- The Washington Times - Thursday, November 29, 2001

From combined dispatches
ZAMBOANGA, Philippines Eighty-nine persons held hostage for 36 hours by rebels loyal to a renegade Muslim leader were freed yesterday after a dramatic standoff with armed soldiers.
In exchange for freeing the captives, the rebels were allowed to keep their weapons, move to another guerrilla camp 40 miles away and at least temporarily avoid prosecution.
Cristy Solis, 35, in whose house the rebels hid the hostages, said that it never occurred to her that her family could experience such events in Zamboanga, a port city where the military maintains its largest base outside of Manila.
"I thought the incident only happened in other [troubled] provinces. But we also experienced this nightmare. I hope one day I will wake up," Mrs. Solis said as she clung to her two young daughters.
The bedraggled hostages some barefoot and most still in the pajamas they were wearing when they were seized emerged from a sprawling government complex that had been captured by the rebels in an attack that began last week.
Julhambri Misuari, a leader of a faction of the separatist Moro National Liberation Front (MNLF), said: "Our agreement is that we will not be pursued and we will commit no trouble."
Mr. Misuari is the nephew of Nur Misuari, the southern governor who was arrested Saturday on Malaysian waters as he tried to flee a manhunt by thousands of soldiers. Mr. Misuari, who lost the MNLF leadership earlier this year and was about to lose the governor's post, has been accused of fomenting the latest violence in order to disrupt elections for his successor.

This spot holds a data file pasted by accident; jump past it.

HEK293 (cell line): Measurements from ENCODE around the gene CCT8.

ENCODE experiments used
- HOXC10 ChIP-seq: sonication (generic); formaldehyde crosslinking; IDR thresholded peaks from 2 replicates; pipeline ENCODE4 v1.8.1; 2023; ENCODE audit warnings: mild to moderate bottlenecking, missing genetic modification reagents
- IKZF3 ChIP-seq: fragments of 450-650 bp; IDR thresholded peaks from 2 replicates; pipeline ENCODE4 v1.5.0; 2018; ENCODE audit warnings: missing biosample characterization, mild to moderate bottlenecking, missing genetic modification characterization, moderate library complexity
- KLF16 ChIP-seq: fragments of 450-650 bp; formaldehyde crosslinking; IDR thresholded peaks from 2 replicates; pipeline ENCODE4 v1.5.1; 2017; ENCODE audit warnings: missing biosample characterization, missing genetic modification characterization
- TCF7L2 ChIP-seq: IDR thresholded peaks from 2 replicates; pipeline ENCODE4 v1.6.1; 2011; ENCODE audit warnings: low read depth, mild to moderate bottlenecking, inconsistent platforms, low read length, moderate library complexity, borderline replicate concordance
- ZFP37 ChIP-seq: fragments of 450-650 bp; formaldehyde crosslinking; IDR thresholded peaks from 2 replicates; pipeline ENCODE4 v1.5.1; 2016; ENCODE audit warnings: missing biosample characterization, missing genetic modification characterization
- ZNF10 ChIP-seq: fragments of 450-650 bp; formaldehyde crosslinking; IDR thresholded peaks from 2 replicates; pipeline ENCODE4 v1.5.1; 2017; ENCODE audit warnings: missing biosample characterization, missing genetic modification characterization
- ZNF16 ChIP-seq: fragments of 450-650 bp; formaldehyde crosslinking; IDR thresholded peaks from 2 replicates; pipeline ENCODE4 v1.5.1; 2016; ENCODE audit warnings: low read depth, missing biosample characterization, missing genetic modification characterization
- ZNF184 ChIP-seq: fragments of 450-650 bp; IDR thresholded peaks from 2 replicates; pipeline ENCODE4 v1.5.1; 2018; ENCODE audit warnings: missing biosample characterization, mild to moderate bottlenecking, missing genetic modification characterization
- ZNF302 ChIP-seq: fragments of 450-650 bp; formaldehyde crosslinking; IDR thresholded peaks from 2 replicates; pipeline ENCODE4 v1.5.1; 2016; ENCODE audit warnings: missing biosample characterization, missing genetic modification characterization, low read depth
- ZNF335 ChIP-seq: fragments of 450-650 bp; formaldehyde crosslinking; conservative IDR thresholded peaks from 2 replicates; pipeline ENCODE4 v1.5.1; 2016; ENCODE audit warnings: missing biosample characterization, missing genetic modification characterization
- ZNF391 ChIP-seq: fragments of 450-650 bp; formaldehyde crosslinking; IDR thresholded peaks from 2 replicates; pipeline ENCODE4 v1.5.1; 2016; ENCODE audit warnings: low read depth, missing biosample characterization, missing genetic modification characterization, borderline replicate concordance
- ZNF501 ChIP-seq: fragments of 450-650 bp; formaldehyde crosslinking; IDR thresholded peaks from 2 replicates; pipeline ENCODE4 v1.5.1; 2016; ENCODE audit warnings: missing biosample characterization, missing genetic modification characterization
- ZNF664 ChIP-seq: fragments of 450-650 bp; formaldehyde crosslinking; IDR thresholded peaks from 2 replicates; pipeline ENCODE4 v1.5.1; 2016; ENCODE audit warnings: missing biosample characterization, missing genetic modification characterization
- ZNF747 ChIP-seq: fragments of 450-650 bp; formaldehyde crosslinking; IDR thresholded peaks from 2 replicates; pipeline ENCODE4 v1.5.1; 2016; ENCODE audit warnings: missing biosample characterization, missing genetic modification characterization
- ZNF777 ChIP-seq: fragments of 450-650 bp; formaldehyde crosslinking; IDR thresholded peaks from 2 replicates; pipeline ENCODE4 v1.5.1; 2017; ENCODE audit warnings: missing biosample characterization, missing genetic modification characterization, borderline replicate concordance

Malaysian authorities holding Mr. Misuari also were investigating whether he is connected to the Abu Sayyaf, another Islamic rebel group linked to the al Qaeda terrorist network. On Basilan island, near Zamboanga, the Abu Sayyaf, a ragtag group of radicals, has been holding a U.S. missionary couple and a Filipino hostage for more than six months, defying calls for them to release their captives.
Despite intense fighting Tuesday 25 rebels, a soldier and a civilian reportedly died the government yesterday claimed victory in freeing the hostages without further casualties and in rooting out the rebels.
Lt. Gen. Roy Cimatu, head of the military's Southern Command, claimed the rebels would be disarmed later.
Initially, the rebels had taken 118 hostages. They freed eight hostages during a forced march in which the captives were roped together as human shields, then 21 more just after midnight after negotiations with government officials.
Under the deal, guerrillas still holed up in the 150-acre government complex were transported to join those holding the hostages in several houses. Ten rebels captured in yesterday's fighting also were released.
The poor southern Philippines is home to a 5 million-strong Muslim minority; the country is predominantly Roman Catholic. The MNLF rebels had been active in the region until a peace deal was struck five years ago.
President Gloria Macapagal-Arroyo ordered officials to speed up development in the impoverished and violent south, saying, "We have to make sure that it won't happen again."


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